In June 2016 California submitted a waiver application to discontinue using the old CST (based on 1998 standards) and conduct two years of pilot and field tests (in spring 2017 and 2018, respectively) of the new science assessment designed to support our state’s current science standards (California Next Generation Science Standards (CA-NGSS) adopted in 2013). The waiver was requested because no student scores will be provided as a part of the pilot and field tests. The CDE received a response from the U.S. Department of Education (ED) on September 30, 2016, which provides the CDE the opportunity to resubmit a revised waiver request within 60 days. The CDE will be revising the waiver request and resubmitting as ED suggested.
At its October 2016 North/South Assessment meetings CDE confirmed that there will be no administration of the old CST in the spring of 2017. (An archive of the meeting is available at http://www.cde.ca.gov/ta/tg/ai/infomeeting.asp.) Learn More…
Posted: Thursday, September 22nd, 2016
by Carol Peterson
1) To celebrate the 100th anniversary of the National Park Service, Google has put together a collection of virtual tours combining 360-degree video, panoramic photos and expert narration. It’s called “The Hidden Worlds of the National Parks” and is accessible right from the browser. You can choose from one of five different locales, including the Kenai Fjords in Alaska and Bryce Canyon in Utah, and get a guided “tour” from a local park ranger. Each one has a few virtual vistas to explore, with documentary-style voiceovers and extra media hidden behind clickable thumbnails. Ideas are included for use in classrooms. https://www.engadget.com/2016/08/25/google-offers-360-degree-tours-of-us-national-parks/. Learn More…
Posted: Thursday, September 22nd, 2016
CSTA is pleased to announce the winners of the 2016 CSTA Awards for Distinguished Contributions, Margaret Nicholson Distinguished Service Award, 2014 and 2015 PAEMST-Science recipients from California, and the 2016 California PAEMST Finalists. The following individuals and organizations will be honored during the 2016 California Science Education Conference on October 21- 23 in Palm Springs. This year’s group of awardees are truly outstanding. Please join us in congratulating them!
Margaret Nicholson Distinguished Service Award
The Margaret Nicholson Distinguished Service Award honors an individual who has made a significant contribution to science education in the state and who, through years of leadership and service, has truly made a positive impact on the quality of science teaching. This year’s recipient is John Keller, Ph.D. Dr. Keller is Associate Professor, Cal Poly San Luis Obispo and Co-Director, Center for Engineering, Science, and Mathematics Education, Cal Poly San Luis Obispo. In her letter of recommendation, SDSU science education faculty and former CSTA board member Donna Ross wrote: “He brings people together who share the desire to make a difference in the development and implementation of programs for science teaching. Examples of these projects include the Math and Science Teaching Initiative (MSTI), Noyce Scholars Program, Western Regional Noyce Initiative, and the Science Teacher and Researcher (STAR) program.” Through his work, he has had a dramatic impact on science teacher education, both preservice and in-service, in California, the region, and the country. He developed and implemented the STEM Teacher and Researcher Program which aims to produce excellent K-12 STEM teachers by providing aspiring teachers with opportunities to do authentic research while helping them translate their research experience into classroom practice. SFSU faculty member Larry Horvath said it best in his letter:“John Keller exemplifies the best aspects of a scientist, science educator, and mentor. His contributions to science education in the state of California are varied, significant, and I am sure will continue well into the future.” Learn More…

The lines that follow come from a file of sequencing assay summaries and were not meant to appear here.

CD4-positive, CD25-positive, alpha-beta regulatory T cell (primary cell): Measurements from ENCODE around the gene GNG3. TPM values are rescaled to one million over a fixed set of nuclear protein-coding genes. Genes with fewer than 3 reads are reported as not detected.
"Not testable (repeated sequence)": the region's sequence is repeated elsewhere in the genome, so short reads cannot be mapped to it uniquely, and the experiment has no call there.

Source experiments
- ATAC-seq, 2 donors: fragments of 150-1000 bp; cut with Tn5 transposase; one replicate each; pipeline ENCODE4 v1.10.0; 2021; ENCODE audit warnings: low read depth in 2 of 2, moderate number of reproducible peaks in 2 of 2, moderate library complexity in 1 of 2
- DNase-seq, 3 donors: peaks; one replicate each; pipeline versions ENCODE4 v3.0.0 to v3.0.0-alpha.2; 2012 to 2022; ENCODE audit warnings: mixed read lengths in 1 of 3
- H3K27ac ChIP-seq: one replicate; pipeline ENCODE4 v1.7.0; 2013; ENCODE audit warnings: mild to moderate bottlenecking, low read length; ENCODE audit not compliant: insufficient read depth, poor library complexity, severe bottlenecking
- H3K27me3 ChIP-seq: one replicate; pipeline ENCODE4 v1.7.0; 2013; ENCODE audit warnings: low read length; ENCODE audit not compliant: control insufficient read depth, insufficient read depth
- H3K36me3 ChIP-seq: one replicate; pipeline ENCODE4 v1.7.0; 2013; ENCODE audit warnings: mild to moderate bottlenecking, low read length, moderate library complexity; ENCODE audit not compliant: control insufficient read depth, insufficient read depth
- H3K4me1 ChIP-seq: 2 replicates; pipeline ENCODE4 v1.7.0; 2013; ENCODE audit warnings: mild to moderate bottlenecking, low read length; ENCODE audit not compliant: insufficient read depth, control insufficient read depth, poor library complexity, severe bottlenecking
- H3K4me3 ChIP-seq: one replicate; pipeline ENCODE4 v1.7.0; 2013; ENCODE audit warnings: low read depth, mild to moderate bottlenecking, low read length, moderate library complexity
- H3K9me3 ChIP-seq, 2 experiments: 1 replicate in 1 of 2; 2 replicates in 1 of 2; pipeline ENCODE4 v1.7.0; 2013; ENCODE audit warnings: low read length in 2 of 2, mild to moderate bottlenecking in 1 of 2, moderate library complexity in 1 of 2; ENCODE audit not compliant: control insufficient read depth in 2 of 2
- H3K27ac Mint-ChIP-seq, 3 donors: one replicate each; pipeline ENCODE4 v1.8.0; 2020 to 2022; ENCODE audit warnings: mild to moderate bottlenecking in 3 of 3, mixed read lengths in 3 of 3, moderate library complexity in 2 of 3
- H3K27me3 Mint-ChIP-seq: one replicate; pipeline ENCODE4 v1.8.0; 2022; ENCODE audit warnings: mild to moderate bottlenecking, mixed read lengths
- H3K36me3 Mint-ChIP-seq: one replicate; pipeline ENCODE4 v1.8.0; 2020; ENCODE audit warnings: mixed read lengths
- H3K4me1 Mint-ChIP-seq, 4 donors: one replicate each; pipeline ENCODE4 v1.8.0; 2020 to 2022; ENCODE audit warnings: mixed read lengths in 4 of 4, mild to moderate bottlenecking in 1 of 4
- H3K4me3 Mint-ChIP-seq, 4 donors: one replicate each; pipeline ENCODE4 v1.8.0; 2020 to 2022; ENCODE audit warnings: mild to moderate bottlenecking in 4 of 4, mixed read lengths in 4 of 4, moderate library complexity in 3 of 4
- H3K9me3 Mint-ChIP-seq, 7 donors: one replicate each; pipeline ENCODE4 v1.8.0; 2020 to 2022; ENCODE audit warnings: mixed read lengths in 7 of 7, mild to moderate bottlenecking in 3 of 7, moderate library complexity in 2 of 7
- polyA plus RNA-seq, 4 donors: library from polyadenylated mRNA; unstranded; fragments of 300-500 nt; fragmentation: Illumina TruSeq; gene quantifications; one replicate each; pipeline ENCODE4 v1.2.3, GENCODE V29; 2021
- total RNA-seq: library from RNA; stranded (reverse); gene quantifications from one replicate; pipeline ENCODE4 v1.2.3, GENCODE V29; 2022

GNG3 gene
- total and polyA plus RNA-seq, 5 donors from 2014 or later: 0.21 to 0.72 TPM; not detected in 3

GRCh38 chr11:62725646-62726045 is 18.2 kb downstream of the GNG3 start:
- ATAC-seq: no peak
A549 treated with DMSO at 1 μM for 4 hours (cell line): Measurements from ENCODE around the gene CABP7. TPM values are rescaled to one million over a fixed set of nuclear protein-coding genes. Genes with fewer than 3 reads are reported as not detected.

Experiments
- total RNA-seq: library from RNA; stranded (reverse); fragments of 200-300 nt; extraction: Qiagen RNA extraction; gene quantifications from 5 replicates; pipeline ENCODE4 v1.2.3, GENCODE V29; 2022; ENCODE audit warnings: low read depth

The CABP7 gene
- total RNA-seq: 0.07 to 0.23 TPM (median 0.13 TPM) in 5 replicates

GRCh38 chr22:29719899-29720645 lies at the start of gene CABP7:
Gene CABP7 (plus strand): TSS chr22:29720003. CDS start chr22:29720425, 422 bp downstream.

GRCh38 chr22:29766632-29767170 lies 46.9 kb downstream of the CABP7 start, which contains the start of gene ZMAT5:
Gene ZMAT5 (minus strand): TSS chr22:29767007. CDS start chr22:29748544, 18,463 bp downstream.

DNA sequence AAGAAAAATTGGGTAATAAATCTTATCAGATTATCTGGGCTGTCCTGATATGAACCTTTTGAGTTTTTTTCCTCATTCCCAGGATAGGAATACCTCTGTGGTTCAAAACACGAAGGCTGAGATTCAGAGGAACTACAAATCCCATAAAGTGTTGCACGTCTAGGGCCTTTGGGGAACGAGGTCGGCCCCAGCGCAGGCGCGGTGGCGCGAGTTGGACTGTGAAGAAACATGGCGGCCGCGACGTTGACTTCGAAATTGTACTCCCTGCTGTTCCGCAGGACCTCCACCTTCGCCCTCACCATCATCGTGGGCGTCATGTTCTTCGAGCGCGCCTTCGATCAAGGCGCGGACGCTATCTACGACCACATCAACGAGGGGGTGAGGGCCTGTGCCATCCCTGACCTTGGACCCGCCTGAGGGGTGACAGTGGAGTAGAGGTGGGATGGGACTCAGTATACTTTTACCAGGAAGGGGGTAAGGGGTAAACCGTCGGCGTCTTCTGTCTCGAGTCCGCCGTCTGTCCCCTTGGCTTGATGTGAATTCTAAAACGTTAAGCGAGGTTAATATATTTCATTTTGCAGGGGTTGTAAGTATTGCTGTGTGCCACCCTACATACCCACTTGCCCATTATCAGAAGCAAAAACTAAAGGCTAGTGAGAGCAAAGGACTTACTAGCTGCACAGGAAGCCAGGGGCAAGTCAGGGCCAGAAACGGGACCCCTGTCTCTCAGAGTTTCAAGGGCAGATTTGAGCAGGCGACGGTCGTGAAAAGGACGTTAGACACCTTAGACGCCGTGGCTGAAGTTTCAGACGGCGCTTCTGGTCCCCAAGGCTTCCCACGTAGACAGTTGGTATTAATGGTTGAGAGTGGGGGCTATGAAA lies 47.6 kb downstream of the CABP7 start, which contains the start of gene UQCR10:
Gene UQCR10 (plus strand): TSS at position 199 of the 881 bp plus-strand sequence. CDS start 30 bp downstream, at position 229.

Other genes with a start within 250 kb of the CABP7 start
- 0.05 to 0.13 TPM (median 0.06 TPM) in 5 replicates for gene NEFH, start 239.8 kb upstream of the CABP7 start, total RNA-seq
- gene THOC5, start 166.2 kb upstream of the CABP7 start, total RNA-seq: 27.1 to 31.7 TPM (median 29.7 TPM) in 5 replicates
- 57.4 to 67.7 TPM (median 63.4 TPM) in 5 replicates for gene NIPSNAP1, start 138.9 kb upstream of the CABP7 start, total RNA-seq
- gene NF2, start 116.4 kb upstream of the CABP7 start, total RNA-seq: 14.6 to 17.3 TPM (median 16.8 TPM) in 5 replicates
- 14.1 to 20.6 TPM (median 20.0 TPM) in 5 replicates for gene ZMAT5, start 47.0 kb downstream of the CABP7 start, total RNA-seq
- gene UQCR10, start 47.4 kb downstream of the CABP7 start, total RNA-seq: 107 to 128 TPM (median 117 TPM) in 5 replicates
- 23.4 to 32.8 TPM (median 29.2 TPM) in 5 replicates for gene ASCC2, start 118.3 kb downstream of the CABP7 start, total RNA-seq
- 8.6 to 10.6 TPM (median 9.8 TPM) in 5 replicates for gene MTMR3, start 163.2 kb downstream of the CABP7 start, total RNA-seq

Posted: Tuesday, September 20th, 2016
by Peter A’hearn
NGSS is a big shift. Teachers need to learn new content, figure out how this whole engineering thing relates to science, and develop new unit and lesson plans. How could NGSS possibly make life easier?
The idea that NGSS could make our lives easier came to me during the California State NGSS Rollout #1 Classroom Example lesson on chromatography. I have since done this lesson with high school chemistry students and it made me think back to having my own students do chromatography. I spent lots of time preparing to make sure the experiment went well and achieved the “correct” result. I pre-prepared the solutions and organized and prepped the materials. I re-wrote and re-wrote again the procedure so there was no way a kid could get it wrong. I spent 20 minutes before the lab modeling all of the steps in class, so there was no way to do it wrong. Except that it turns out there were many. Learn More…
Posted: Tuesday, September 20th, 2016
by Robert C. Victor. Twilight sky maps by Robert D. Miller. Graph of evening planet setting times by Dr. Jeffrey L. Hunt
Our evening twilight chart for September, depicting the sky about 40 minutes after sunset from SoCal, shows brilliant Venus remaining low, creeping from W to WSW and gaining a little altitude as the month progresses. Its close encounter within 2.5° N of Spica on Sept. 18 is best seen with binoculars to catch the star low in bright twilight. The brightest stars in the evening sky are golden Arcturus descending in the west, and blue-white Vega passing just north of overhead. Look for Altair and Deneb completing the Summer Triangle with Vega. The triangle of Mars-Saturn-Antares expands as Mars seems to hold nearly stationary in SSW as the month progresses, while Saturn and Antares slink off to the SW. Learn More…